Fourthly, we are determined to ensure that British citizens of Pakistani heritage and Pakistanis resident in the United Kingdom are informed about developments and engaged in the drive to build a decent society in Pakistan. I met some of their community leaders earlier today. Although the next five weeks are important, so are the next five years and beyond, and economic, social and political development in Pakistan need to proceed hand in hand, with international support.

Kenya provided the second crisis of the new year break. When President Kibaki won the presidency in 2002, it was hailed as the most free and fair election Kenya had seen. Daniel Arap Moi's party accepted the result and ceded power. Tribal and ethnic divisions were overcome as the population rallied behind the new Government. It was a moment of great optimism. It is a marked contrast with the situation that has unfolded since the election on 27 December. I know I speak for the entire House in condemning the appalling post-election violence in Kenya, particularly the brutal killing of Kikuyu women and children in the church near Eldoret on 1 January.

Let me deal with the three issues that have preoccupied the Government and indeed the whole international community over the last week: violence and the resulting humanitarian crisis; the elections; and mediation. I have arranged for the nine statements put out by myself, the Prime Minister and the Secretary of State for International Development over the last week to be deposited in a single file in the Library. I have spoken to our high commissioner in the last hour and I can confirm that his view is that of the media reports: that the urban violence of the middle of last week has subsided. That is obviously welcome, but the reporting from rural areas suggests that there are up to 250,000 refugees, and there is the potential for violence to erupt again. That is why since 2 January our travel advice, along with other countries', has advised against non-essential travel to Kenya. That advice will remain in place until the security and political situation is clarified. We are advising Britons in Kenya to exercise extreme caution, to remain indoors in the affected areas, and to seek local advice, from the tour operators or local authorities, if they need to travel.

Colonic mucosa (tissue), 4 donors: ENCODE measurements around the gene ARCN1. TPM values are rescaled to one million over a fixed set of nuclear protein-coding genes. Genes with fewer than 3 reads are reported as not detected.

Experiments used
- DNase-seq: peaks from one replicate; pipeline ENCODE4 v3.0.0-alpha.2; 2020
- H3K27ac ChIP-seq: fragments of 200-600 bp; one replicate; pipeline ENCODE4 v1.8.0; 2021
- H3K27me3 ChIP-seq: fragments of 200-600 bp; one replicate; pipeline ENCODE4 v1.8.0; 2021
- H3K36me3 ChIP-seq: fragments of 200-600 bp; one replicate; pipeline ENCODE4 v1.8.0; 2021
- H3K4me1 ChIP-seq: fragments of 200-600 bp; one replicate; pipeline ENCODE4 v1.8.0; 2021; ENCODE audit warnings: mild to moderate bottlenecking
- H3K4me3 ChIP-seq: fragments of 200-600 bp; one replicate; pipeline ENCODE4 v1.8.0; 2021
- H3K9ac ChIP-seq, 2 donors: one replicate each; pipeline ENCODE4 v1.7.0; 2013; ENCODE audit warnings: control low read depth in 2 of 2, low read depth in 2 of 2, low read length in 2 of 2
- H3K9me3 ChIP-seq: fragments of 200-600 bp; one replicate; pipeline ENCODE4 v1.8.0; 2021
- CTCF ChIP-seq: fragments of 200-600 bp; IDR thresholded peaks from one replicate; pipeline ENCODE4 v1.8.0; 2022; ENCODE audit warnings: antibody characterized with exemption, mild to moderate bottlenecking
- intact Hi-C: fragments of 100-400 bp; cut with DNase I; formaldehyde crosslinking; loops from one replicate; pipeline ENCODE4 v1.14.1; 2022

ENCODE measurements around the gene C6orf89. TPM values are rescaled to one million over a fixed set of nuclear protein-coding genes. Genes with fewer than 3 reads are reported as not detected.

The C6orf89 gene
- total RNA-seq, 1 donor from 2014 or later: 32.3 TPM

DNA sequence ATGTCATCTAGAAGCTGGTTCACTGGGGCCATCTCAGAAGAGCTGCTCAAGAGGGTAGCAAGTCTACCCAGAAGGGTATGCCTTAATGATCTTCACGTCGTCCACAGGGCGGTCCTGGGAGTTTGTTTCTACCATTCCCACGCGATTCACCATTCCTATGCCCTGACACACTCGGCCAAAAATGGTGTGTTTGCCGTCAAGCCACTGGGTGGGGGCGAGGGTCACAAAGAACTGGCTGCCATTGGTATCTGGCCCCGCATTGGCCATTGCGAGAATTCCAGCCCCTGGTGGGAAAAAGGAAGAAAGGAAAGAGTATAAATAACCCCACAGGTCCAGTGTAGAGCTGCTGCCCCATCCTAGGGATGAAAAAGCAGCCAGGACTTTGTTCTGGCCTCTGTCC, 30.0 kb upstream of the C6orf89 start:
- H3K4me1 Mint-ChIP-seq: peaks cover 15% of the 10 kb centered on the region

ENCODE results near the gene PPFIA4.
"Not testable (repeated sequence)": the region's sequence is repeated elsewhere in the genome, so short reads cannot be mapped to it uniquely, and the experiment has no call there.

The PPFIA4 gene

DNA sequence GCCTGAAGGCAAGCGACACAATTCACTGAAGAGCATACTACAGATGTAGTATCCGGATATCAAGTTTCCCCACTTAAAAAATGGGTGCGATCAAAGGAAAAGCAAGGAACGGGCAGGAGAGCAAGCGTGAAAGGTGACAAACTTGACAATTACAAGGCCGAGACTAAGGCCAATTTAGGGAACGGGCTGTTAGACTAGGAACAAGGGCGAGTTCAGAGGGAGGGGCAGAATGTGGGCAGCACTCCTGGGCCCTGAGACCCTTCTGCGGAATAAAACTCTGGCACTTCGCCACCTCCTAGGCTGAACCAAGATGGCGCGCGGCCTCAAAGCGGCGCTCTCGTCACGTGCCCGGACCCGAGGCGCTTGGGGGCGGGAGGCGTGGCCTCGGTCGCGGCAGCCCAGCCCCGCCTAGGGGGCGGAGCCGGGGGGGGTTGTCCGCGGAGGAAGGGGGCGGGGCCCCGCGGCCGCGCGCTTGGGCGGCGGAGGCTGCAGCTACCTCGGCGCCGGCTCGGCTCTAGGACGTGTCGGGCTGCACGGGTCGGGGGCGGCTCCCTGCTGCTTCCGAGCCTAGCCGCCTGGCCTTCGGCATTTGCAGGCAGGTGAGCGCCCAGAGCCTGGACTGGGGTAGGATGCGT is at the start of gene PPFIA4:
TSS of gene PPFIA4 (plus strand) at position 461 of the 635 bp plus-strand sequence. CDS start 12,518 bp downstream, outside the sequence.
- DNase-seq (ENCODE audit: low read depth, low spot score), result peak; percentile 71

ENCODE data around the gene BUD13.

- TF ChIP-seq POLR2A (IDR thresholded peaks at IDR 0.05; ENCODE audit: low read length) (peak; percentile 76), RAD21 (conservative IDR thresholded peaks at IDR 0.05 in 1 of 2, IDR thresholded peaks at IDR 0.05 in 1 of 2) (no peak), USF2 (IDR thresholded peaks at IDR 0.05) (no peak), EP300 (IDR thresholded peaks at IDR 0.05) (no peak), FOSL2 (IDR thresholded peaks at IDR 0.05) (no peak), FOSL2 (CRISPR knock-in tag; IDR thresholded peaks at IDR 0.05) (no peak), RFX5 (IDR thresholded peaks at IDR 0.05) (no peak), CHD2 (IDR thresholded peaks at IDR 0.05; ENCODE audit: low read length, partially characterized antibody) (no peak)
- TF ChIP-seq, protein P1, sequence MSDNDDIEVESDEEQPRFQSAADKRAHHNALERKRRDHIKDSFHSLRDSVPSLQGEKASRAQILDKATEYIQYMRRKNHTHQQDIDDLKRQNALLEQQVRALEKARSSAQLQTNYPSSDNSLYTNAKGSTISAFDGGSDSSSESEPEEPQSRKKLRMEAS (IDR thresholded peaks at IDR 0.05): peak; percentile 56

The humanitarian crisis we have seen unfolding on our television screens is due entirely to the post-election violence. The UN, World Food Programme and Red Cross are leading the international effort. The Department for International Development is monitoring the situation closely and has had a team on the ground in western Kenya. A £1 million contribution to the Red Cross was announced by my right hon. Friend the Secretary of State for International Development last week, and it has helped to provide shelter for those displaced and to facilitate major food shipments from Mombasa, which took place over the weekend. DFID stands ready to provide more assistance if it is needed.

In respect of the election itself, millions of Kenyans queued for hours, peacefully and with dignity, to cast their votes for parliamentary and presidential candidates after a relatively calm election campaign. It is vital not just for Kenya, but for the whole of Africa with important elections over the next 18 months, that the democratic process works and is seen to work. However, the counting of votes in the presidential election, and particularly the reporting of votes from local to regional and then national centres, has, according to reliable European Union observation, been plagued by irregularity. Those irregularities stand in the way of the formation of a stable Kenyan Government who would have the confidence of their own people and the international community.

All allegations of fraud need to be investigated and the perpetrators brought to justice. That requires due legal process, but there is also a need for political mediation. Individual acts of fraud are reprehensible, but there is a deeper issue. Whatever the actual result, the country was deeply split. Kenya needs the diversity of its views to be respected, but the presidential system is designed to concentrate power when Kenya's immediate and medium-term future requires the sharing of power.

Kenya's political leaders must be willing to make the necessary compromises to find a way forward. They are more likely to do so with external help. That is why at the heart of all our conversations—with Kenyan, African, EU, Commonwealth, US and UN partners—has been the need for a credible mediation process. I am pleased that President Kufuor of Ghana, the current chairman of the African Union, is due to arrive in Kenya soon, and he will do so with our full support. He needs Kenyan leaders ready to engage. On 2 January Condoleezza Rice and I called for a "spirit of compromise" from those leaders. If they fail to compromise, they will forfeit the confidence, good will and support of their own people and the international community. The stakes are high for the Kenyan people, and we will remain fully engaged on the political and consular track.

May I conclude by thanking staff in the Foreign Office and the Department for International Development, in-country and in London, for their outstanding consular and political work around the clock in the very trying circumstances of the last 10 days? Their work is far from done, but both countries are better off for their engagement, and they deserve the thanks of the House.